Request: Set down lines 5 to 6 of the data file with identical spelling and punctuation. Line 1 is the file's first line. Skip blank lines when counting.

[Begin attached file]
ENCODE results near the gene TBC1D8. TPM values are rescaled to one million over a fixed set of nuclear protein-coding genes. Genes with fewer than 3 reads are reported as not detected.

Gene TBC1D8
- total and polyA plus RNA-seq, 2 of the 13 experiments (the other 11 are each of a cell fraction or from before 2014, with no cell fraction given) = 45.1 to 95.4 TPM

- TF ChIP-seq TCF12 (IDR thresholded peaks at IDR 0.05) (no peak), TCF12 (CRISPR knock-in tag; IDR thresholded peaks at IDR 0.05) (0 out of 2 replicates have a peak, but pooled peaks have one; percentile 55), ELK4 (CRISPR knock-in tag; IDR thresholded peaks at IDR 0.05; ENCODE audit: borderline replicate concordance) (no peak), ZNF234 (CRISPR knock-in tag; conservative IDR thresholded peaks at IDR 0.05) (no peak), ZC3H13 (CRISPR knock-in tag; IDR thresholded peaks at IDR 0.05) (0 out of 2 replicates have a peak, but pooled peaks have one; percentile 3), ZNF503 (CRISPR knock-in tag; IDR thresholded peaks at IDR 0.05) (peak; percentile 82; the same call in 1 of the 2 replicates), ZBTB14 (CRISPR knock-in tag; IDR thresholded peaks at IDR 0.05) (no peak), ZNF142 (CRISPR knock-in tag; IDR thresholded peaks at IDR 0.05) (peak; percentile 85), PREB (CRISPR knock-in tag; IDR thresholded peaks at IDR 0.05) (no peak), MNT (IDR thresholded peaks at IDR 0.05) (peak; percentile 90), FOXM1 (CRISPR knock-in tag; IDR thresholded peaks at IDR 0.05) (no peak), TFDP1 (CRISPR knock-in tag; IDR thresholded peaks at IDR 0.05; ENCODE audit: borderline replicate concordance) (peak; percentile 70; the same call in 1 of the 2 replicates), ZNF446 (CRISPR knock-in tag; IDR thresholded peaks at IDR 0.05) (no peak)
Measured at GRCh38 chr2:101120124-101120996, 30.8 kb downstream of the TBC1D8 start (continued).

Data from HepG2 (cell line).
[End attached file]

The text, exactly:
Measured at GRCh38 chr2:101120124-101120996, 30.8 kb downstream of the TBC1D8 start (continued).

Data from HepG2 (cell line).